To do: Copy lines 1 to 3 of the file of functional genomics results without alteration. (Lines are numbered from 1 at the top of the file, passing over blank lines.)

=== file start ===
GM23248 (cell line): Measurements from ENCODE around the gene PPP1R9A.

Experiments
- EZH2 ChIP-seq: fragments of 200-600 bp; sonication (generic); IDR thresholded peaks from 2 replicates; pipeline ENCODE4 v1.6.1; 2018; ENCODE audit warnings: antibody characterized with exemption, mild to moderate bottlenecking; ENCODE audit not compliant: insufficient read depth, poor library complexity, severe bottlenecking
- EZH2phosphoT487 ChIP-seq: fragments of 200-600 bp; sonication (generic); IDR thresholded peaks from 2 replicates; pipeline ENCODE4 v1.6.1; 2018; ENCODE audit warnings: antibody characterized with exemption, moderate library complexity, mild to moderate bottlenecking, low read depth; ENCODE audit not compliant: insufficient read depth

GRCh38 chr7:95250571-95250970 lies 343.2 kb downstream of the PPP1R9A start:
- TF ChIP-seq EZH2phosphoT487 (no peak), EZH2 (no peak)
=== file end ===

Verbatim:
GM23248 (cell line): Measurements from ENCODE around the gene PPP1R9A.

Experiments
- EZH2 ChIP-seq: fragments of 200-600 bp; sonication (generic); IDR thresholded peaks from 2 replicates; pipeline ENCODE4 v1.6.1; 2018; ENCODE audit warnings: antibody characterized with exemption, mild to moderate bottlenecking; ENCODE audit not compliant: insufficient read depth, poor library complexity, severe bottlenecking